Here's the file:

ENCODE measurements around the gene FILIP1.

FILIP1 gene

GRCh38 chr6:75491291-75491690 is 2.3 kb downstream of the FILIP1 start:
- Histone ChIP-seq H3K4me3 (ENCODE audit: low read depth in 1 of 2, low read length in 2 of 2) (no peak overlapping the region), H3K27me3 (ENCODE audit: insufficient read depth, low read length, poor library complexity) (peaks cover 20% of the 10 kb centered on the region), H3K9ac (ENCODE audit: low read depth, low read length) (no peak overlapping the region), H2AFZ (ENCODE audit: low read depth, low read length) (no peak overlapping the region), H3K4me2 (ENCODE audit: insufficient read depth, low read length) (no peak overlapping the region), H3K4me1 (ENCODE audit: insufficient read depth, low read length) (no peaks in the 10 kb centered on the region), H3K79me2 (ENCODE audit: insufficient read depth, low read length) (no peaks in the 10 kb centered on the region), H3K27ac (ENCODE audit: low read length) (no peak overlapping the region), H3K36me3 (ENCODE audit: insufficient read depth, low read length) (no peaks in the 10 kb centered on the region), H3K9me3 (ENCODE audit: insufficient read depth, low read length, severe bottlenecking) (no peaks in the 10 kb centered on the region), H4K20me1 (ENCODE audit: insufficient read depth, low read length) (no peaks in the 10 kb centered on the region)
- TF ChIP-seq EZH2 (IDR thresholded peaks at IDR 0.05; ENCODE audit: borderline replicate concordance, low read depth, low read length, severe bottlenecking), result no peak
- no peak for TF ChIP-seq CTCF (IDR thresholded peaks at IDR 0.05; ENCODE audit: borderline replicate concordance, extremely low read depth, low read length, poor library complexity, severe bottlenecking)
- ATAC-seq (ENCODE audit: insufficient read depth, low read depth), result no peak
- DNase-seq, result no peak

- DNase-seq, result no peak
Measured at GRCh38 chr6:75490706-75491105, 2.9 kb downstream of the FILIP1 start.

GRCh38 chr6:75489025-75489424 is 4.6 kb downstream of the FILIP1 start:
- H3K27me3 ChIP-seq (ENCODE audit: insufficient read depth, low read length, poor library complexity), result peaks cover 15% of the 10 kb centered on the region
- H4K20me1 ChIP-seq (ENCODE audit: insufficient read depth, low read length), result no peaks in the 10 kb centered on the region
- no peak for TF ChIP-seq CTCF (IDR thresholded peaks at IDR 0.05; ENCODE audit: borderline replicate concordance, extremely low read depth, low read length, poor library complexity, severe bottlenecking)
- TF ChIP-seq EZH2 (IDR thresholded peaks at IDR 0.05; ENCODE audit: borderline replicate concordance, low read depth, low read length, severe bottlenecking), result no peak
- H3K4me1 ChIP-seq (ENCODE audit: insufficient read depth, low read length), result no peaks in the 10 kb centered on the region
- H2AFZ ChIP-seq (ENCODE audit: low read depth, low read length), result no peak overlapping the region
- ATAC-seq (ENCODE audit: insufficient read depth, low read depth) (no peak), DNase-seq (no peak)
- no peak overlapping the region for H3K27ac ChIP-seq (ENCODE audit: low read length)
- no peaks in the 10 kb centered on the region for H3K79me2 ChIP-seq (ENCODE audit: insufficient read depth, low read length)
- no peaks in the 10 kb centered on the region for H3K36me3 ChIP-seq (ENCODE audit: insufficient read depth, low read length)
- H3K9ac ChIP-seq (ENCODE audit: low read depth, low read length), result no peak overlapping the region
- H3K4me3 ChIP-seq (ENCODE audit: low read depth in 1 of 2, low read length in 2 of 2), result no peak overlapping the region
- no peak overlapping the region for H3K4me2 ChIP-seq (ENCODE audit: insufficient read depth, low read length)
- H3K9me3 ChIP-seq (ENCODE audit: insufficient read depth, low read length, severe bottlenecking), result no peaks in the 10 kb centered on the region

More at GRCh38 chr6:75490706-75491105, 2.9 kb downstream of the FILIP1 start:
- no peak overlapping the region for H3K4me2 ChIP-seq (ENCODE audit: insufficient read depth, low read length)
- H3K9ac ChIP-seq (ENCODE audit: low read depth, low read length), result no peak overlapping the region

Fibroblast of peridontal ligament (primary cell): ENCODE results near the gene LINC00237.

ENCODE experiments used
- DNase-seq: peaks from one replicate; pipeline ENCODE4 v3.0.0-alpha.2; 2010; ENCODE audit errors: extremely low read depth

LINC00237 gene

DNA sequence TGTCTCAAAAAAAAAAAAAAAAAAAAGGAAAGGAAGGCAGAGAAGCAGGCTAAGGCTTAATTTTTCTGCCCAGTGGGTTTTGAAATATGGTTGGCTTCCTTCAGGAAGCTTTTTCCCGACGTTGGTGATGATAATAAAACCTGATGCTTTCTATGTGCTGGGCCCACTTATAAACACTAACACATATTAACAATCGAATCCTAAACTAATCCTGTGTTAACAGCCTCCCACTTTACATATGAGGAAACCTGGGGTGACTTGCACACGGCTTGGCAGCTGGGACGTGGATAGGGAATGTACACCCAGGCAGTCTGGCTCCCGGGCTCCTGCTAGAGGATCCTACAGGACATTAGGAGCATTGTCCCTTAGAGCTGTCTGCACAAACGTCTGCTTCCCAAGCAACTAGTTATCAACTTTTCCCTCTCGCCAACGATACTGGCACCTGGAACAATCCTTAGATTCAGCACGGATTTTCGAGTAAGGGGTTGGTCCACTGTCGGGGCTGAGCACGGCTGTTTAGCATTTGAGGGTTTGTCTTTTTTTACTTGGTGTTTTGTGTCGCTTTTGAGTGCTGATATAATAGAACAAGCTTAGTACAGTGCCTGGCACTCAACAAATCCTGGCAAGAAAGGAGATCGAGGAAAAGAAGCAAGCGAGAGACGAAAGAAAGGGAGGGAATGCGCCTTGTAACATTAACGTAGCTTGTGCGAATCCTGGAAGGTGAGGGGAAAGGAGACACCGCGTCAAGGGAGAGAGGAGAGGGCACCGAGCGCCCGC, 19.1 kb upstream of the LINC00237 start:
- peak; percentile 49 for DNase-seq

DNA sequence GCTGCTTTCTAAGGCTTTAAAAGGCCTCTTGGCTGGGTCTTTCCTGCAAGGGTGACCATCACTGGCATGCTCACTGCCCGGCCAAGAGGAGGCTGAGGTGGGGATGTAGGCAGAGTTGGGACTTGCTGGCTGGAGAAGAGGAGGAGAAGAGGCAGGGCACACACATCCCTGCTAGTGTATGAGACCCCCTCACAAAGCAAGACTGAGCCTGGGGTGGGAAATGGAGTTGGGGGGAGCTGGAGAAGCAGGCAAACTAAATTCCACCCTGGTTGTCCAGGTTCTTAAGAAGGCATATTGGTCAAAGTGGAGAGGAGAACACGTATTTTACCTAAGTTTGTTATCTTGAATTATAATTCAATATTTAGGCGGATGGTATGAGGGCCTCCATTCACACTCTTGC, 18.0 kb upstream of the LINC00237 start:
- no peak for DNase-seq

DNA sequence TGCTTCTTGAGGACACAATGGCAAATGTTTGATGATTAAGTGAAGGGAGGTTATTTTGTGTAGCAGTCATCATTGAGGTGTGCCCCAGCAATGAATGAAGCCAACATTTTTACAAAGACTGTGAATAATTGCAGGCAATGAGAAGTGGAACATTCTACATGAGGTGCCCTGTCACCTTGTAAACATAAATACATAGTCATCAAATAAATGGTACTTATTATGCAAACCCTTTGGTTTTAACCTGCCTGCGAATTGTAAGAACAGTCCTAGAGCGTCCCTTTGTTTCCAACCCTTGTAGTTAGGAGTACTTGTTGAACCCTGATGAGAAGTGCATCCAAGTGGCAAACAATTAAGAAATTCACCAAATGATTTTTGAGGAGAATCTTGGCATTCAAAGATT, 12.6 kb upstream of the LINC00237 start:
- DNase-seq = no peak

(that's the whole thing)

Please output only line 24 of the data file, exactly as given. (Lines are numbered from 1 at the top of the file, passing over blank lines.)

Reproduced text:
- no peak overlapping the region for H3K4me2 ChIP-seq (ENCODE audit: insufficient read depth, low read length)